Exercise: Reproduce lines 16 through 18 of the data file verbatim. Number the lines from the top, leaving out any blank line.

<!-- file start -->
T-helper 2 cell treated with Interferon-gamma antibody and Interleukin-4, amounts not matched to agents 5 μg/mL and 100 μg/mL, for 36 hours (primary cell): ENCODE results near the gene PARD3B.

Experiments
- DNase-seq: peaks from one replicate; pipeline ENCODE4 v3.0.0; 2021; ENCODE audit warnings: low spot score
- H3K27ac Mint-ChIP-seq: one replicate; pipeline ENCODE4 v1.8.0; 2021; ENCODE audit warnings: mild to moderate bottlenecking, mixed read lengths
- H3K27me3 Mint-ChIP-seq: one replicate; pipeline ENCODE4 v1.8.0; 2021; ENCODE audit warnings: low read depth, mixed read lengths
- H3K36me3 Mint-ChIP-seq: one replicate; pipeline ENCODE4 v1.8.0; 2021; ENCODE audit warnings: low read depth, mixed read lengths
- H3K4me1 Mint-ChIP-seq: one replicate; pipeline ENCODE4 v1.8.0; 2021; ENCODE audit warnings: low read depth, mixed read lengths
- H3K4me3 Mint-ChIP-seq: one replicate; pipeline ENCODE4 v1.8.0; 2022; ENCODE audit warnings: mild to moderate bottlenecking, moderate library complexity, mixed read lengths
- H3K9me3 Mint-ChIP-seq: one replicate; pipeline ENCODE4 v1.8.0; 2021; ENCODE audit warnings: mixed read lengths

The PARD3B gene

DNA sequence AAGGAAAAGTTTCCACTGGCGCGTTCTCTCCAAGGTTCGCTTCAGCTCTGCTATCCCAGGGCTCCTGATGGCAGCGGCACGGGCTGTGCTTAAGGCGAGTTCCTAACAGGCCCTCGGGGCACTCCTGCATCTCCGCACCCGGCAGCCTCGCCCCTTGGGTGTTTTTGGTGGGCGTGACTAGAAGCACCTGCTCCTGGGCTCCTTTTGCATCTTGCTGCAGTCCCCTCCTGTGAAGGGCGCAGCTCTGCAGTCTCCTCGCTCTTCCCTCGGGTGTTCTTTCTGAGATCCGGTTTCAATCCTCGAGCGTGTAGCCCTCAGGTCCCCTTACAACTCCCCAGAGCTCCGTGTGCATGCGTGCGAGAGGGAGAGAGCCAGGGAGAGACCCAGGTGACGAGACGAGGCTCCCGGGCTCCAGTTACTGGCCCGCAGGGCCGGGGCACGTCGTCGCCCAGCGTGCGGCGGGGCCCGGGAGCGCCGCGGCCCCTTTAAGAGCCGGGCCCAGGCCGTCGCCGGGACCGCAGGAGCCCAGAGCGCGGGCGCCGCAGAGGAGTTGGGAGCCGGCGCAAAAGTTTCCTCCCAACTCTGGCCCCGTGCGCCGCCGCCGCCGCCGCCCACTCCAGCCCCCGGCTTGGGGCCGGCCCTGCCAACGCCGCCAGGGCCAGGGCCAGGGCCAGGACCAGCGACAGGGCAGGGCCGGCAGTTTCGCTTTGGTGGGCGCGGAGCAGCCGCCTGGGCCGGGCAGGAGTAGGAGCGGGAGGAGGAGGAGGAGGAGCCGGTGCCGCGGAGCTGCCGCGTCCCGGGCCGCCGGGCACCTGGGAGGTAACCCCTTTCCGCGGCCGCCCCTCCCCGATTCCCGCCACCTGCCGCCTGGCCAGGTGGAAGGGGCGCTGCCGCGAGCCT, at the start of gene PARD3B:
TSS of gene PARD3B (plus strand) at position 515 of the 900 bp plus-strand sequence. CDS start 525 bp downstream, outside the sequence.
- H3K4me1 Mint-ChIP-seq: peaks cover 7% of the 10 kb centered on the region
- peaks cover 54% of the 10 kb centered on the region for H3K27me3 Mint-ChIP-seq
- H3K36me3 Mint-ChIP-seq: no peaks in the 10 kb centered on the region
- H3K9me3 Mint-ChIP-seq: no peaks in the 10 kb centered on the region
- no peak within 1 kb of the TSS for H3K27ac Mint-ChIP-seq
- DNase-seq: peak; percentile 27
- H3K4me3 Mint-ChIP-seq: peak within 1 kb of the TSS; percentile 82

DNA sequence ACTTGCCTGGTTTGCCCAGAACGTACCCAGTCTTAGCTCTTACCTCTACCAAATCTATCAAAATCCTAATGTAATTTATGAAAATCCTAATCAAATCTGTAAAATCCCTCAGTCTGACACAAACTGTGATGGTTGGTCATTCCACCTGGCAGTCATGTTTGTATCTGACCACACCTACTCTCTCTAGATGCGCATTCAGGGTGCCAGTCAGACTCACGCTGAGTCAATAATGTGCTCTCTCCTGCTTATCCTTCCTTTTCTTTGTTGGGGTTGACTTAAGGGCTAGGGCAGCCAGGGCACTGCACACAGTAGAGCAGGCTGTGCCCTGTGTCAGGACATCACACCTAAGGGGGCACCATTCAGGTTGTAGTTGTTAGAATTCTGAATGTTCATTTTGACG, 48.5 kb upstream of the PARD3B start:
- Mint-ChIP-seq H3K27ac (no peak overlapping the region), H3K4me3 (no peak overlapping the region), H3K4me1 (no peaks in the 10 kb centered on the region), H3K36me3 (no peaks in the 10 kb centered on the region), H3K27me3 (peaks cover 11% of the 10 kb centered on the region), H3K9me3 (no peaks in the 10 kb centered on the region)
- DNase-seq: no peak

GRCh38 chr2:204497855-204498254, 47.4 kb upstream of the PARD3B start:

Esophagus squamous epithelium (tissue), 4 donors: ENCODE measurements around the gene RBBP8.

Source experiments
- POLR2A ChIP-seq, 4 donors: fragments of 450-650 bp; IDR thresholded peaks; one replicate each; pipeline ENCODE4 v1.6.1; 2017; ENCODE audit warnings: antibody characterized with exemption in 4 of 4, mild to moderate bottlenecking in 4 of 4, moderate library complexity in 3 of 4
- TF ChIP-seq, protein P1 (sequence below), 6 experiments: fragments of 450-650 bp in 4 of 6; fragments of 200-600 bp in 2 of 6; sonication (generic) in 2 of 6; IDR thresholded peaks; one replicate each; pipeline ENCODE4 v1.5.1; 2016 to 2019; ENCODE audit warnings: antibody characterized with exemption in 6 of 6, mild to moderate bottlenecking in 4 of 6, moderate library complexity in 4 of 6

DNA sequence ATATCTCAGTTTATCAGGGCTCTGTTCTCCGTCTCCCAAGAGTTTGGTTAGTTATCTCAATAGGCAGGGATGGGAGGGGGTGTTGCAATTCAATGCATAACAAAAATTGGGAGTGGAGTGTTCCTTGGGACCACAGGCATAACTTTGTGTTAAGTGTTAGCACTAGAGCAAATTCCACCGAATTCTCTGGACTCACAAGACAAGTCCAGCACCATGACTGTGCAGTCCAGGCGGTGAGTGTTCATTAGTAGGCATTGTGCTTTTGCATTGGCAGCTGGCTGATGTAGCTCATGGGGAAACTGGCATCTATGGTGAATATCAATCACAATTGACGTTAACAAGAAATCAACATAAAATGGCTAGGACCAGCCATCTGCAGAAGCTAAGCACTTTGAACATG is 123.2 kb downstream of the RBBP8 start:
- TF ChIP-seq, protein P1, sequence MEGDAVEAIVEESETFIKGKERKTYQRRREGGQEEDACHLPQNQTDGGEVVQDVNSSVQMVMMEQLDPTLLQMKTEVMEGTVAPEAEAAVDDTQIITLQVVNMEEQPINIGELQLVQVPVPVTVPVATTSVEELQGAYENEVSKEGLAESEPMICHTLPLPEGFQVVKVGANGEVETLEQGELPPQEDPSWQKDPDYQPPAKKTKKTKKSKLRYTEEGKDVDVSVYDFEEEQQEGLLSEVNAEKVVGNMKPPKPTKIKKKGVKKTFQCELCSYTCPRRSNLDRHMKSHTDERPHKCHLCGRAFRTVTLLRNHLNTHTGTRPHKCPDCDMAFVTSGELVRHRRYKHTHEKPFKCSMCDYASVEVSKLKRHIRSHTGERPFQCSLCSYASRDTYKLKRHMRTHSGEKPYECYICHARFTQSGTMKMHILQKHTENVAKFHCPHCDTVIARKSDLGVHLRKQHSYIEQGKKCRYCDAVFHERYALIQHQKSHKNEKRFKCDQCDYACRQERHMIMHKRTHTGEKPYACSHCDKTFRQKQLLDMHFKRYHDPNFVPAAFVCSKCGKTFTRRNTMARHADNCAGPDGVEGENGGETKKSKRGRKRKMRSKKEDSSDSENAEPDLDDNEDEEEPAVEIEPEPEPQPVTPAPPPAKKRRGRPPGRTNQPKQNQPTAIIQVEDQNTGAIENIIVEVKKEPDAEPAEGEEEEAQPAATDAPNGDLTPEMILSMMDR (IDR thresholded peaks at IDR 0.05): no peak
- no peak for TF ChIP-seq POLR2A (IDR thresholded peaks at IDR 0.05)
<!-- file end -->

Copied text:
- H3K9me3 Mint-ChIP-seq: no peaks in the 10 kb centered on the region
- no peak within 1 kb of the TSS for H3K27ac Mint-ChIP-seq
- DNase-seq: peak; percentile 27